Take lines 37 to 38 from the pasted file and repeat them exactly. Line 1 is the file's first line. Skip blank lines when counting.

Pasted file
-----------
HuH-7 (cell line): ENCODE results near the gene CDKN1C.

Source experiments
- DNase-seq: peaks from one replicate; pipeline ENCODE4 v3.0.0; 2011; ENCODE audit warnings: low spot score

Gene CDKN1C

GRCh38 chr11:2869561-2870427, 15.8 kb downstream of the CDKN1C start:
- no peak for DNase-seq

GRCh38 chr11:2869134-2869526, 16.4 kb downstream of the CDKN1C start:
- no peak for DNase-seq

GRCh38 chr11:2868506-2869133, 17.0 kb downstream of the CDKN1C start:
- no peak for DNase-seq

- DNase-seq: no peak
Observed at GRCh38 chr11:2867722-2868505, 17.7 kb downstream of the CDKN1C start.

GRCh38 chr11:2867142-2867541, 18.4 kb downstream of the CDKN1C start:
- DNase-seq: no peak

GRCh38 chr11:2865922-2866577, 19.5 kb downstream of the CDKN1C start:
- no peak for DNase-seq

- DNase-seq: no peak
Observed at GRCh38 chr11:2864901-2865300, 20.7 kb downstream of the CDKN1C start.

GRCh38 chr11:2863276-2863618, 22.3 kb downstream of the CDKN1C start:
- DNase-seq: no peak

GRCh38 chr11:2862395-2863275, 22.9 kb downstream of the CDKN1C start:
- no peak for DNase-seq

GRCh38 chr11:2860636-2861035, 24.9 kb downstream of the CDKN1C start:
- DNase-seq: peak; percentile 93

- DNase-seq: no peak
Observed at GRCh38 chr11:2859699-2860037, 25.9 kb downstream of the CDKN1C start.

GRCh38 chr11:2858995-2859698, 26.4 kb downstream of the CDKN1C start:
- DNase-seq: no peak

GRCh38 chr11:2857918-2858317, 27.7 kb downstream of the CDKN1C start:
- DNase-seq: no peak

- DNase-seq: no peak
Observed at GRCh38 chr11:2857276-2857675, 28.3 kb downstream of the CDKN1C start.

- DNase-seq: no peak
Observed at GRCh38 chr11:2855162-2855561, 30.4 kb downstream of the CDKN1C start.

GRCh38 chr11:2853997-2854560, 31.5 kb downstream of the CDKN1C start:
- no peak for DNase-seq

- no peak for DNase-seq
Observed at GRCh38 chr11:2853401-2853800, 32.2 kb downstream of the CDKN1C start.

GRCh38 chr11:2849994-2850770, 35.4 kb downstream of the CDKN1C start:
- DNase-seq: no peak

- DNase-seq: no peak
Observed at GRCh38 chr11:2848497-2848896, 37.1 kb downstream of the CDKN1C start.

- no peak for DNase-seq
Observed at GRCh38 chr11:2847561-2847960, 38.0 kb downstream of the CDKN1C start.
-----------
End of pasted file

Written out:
- no peak for DNase-seq
Observed at GRCh38 chr11:2853401-2853800, 32.2 kb downstream of the CDKN1C start.